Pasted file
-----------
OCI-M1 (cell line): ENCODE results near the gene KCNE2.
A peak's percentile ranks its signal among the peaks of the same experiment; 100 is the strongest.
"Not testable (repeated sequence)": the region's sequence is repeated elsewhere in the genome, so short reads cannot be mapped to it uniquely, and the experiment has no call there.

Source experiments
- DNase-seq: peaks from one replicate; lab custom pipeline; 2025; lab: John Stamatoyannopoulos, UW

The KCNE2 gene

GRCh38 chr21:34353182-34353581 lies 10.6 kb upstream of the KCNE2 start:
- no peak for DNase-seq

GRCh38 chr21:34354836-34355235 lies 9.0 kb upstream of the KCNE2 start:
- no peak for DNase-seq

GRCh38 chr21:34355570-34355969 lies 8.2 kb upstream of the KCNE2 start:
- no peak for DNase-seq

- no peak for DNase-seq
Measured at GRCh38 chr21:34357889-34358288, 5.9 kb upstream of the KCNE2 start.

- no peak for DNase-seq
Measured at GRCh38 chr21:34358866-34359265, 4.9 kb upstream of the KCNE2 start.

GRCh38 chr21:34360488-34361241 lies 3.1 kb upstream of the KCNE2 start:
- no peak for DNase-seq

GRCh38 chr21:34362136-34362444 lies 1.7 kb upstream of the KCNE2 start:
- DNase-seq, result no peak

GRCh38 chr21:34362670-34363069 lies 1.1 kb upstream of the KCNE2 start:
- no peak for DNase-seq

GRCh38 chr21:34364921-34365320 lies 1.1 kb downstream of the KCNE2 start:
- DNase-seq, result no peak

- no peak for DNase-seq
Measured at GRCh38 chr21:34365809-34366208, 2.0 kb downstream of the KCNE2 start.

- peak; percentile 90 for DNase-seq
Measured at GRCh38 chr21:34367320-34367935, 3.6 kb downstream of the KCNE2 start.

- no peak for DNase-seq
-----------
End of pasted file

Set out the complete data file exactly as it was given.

OCI-M1 (cell line): ENCODE results near the gene KCNE2.
A peak's percentile ranks its signal among the peaks of the same experiment; 100 is the strongest.
"Not testable (repeated sequence)": the region's sequence is repeated elsewhere in the genome, so short reads cannot be mapped to it uniquely, and the experiment has no call there.

Source experiments
- DNase-seq: peaks from one replicate; lab custom pipeline; 2025; lab: John Stamatoyannopoulos, UW

The KCNE2 gene

GRCh38 chr21:34353182-34353581 lies 10.6 kb upstream of the KCNE2 start:
- no peak for DNase-seq

GRCh38 chr21:34354836-34355235 lies 9.0 kb upstream of the KCNE2 start:
- no peak for DNase-seq

GRCh38 chr21:34355570-34355969 lies 8.2 kb upstream of the KCNE2 start:
- no peak for DNase-seq

- no peak for DNase-seq
Measured at GRCh38 chr21:34357889-34358288, 5.9 kb upstream of the KCNE2 start.

- no peak for DNase-seq
Measured at GRCh38 chr21:34358866-34359265, 4.9 kb upstream of the KCNE2 start.

GRCh38 chr21:34360488-34361241 lies 3.1 kb upstream of the KCNE2 start:
- no peak for DNase-seq

GRCh38 chr21:34362136-34362444 lies 1.7 kb upstream of the KCNE2 start:
- DNase-seq, result no peak

GRCh38 chr21:34362670-34363069 lies 1.1 kb upstream of the KCNE2 start:
- no peak for DNase-seq

GRCh38 chr21:34364921-34365320 lies 1.1 kb downstream of the KCNE2 start:
- DNase-seq, result no peak

- no peak for DNase-seq
Measured at GRCh38 chr21:34365809-34366208, 2.0 kb downstream of the KCNE2 start.

- peak; percentile 90 for DNase-seq
Measured at GRCh38 chr21:34367320-34367935, 3.6 kb downstream of the KCNE2 start.

- no peak for DNase-seq